It starts as a low vibration in the back of my mind, like a sound that you can feel before you hear.
By New Year's there is a low dread settling into the pit of my stomach, but it's easily ignorable.
Each day it spreads.
And then today, January 5th, it comes into the light-tomorrow is E.'s birthday.
Yes, it's that time of year again.
On her first birthday, to tell you the truth, I didn't think too much. I was still cloaked in The Wonderful Thing I Did.
On her second birthday, that paradigm was showing some serious cracks. I was starting to wonder if what I did was so wonderful. I stopped singing the praises of adoption to people looking to adopt and people in crisis pregnancies. I began to seek support for myself, and finding nothing in real life, I turned to an online community. I began to shut myself off from the world.
I barely remember her third birthday. I was very very drunk. And high.
Her fourth birthday. I had been nearly suicidal for about a month, ever since the last meeting we had with her. It was a good meeting and I was fine, really fine, happy even, until it was time to leave, and something just broke inside of me. I had always been sad about what happened, but this was so deep, beyond conscious thought. My body, my very physicality, was crying, screaming, shaking, grieving. As soon as the car begin to move and E. was safely out of sight, I opened my mouth to say that the meeting had gone well, and nothing came out. Tears ran copiously and was shaking all over. I could not say a word. I could not make a sound. I could only curl up and hold on as my body expressed its raging pain and grief. It was the first time I really thought as the loss and going beyond an emotional loss; it was a physical loss too, like the loss of a limb, that the body never forgets.
I called her on her birthday, and her father answered the phone. I said who I was and he said "Who?".
I was delirious with love for my three month old Naomi on her 5th birthday. January 6th came and went with no tears that year, just a little apprehension and anxiety about coming out of the closet to my new mommy friends. Which I never really did, by the way.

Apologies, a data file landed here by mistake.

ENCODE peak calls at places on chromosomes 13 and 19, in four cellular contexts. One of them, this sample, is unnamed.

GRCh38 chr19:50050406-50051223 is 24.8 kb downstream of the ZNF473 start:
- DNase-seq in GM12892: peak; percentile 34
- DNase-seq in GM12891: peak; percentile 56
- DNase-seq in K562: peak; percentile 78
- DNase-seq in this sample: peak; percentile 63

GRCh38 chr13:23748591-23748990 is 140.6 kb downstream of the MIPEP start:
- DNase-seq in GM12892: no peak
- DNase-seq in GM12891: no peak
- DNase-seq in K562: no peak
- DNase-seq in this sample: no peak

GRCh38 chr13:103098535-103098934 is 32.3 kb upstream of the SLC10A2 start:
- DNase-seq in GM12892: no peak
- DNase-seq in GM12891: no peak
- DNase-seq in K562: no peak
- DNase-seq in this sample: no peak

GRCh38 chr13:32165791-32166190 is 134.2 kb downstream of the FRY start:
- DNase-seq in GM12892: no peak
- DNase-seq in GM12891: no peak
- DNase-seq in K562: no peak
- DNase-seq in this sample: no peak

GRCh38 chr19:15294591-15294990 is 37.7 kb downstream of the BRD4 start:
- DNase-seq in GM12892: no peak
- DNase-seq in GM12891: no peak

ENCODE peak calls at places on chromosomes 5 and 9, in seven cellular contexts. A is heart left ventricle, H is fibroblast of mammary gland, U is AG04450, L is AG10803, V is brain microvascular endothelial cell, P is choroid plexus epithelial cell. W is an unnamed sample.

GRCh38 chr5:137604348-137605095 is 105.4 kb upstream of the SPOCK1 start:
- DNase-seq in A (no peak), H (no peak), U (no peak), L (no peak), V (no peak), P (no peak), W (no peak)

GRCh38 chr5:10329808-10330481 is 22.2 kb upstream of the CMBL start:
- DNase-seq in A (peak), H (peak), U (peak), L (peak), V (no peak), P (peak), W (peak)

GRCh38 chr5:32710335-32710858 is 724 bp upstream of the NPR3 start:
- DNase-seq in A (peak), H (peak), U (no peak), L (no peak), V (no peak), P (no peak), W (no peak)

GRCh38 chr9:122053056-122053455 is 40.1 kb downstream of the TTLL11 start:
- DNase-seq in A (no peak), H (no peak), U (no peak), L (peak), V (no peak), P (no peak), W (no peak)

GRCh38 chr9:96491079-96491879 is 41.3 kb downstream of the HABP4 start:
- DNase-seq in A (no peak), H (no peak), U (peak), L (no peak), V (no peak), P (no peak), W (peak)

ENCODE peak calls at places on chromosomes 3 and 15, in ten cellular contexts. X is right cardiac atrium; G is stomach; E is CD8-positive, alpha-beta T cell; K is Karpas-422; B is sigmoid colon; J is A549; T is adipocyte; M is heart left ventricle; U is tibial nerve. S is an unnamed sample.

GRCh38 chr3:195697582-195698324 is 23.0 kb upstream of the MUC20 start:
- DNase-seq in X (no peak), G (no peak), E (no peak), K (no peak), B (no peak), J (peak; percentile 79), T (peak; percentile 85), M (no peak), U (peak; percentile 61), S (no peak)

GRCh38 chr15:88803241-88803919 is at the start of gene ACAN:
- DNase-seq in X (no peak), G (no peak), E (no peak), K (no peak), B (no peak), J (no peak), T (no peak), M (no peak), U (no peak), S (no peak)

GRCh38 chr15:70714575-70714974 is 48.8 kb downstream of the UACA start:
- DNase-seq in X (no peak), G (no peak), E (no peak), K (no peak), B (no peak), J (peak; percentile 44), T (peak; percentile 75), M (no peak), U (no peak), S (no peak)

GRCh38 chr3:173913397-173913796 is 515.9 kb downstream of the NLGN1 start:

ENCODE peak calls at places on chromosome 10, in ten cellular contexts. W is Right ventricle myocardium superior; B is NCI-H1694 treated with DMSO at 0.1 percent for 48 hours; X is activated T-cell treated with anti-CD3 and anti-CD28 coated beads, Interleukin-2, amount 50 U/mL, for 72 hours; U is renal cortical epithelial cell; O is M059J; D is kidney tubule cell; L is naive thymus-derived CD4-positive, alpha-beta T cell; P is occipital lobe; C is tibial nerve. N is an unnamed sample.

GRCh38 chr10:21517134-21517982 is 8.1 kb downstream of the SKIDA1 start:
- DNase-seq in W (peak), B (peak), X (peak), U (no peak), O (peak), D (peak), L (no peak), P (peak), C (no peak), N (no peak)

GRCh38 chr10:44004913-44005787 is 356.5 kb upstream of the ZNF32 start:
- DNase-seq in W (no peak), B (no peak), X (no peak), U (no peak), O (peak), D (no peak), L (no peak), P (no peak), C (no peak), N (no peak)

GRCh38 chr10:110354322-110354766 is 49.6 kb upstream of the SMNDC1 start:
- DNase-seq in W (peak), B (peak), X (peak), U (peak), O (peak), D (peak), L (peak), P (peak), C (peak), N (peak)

Last year, her 6th birthday, I meant to knit her a hat. It turned into a disaster and it became a broken promise- I told her when I talked to her on her birthday that I'd was knitting her something, and I never sent it. Ugh. I feel so bad about that.
This year I knit her a scarf, and I finished it last night. It's long and skinny, black with thin violet stripes. Unfortunatly, it's a little itchy. I never did find that kntting kit I wanted to get her. I must have imagined it. She'll probably like it more next year, anyway.
These entries about E. always turn so morose. I am so focused on the past that I can't see the little girl growing before my eyes. She is seven this year. Seven! The age of reason, according to the Catholics. An age of endless questions. I, for one, am looking forward to answering any quesions she asks me. I just wonder if she'll ever get the chance. And I wonder if I'll get in trouble for saying things that might upset C. I have no way of knowing how honest her parents have been with her. I can't tailor my responses to their worldview if I have no idea what it is, so I will say whatever I think is the truth, and deal with whatever consequenses arise. Who else can I be but myself?
It will be years before I can tell her the *whole* story. It will be a long time before I confide in her my muck-filled journey afterward. In the meantime, I will be careful to restrict my answers to the question, no tangents, no backstory, just succinct simplicity.